Egypt has a long history of science communication but journalists today struggle to get the resources they need, says Nadia El-Awady.
The status of science journalism in a country often reflects the value that its society, and particularly its political leaders, attach to science itself. On average, Arab states spend just 0.06 per cent of their gross domestic product on research and development, compared to between two and three per cent in most Western countries — so perhaps it is not surprising that science journalism in the Arab world is at a low ebb.
Yet its scientists and scientific journalists alike have high ambitions, and feel that they have much to give. Despite minimal resources for funding their ambitions, many members of each group already recognise the need to join forces to discuss how to pull the region out of its current scientific decline.
There is certainly evidence that Arab readers and viewers are interested in science. A case in point is IslamOnline.Net, a joint Qatari-Egyptian venture launched in 1999. The website's science pages receive an average of 300,000 page views each month — more than its political, economical, cultural and social pages.
You need trained people to cope with this kind of demand, and the supply of adequate information technology training is, in fact, one of the biggest challenges now facing Egypt and other countries in the Muslim world. Another is to provide these individuals with the resources and opportunities they will need to use their skills effectively, and ultimately for the benefit of their communities and countries.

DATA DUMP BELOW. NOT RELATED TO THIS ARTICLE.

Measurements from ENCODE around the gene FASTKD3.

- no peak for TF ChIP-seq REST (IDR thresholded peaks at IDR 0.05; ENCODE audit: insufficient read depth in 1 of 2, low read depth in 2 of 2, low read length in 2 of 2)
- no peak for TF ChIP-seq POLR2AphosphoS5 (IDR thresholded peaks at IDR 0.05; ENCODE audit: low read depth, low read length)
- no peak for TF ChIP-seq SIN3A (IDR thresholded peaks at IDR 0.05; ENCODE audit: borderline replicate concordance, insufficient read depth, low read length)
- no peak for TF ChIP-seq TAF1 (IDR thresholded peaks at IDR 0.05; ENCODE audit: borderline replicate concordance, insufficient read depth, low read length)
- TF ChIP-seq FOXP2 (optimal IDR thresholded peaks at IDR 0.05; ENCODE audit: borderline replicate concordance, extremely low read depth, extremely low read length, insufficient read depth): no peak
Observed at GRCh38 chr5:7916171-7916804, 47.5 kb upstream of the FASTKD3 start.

The history of Egyptian science journalism — or at least of encouraging an appreciation of science outside the scientific community — began as early as 1798, during France's colonial rule of the country. That year Napoleon Bonaparte published a magazine called La Decade Egyptienne.
Produced in collaboration with the Egyptian Scientific Academy, the magazine covered various aspects of social, economic and cultural life in Egypt. But it also made a point of featuring scientific issues in articles such as  'Observations sur l'aile de l'Autruche' ('Observations on the wing of the ostrich'), written by 'le citoyen Geoffroy'. 
Almost 70 years later, the Egyptian government supervised the publication of the first medical magazine to be published in the East, Ya`soob At-tibb (The Medicine Dragonfly). In the same year, the first issue of The Egyptian Military Gazette was released, stating as one of its goals the simplification of the military arts and sciences. 
These efforts were followed by two more magazines carrying articles on science-related topics. The first, The Garden of Schools, was published in 1870 and covered the arts, society, astronomy and history as well as mathematics. The second, The Harvested, was first published in Lebanon in 1876, and in Cairo in 1878, where it became Egypt's first industrial science magazine. It was published until 1952.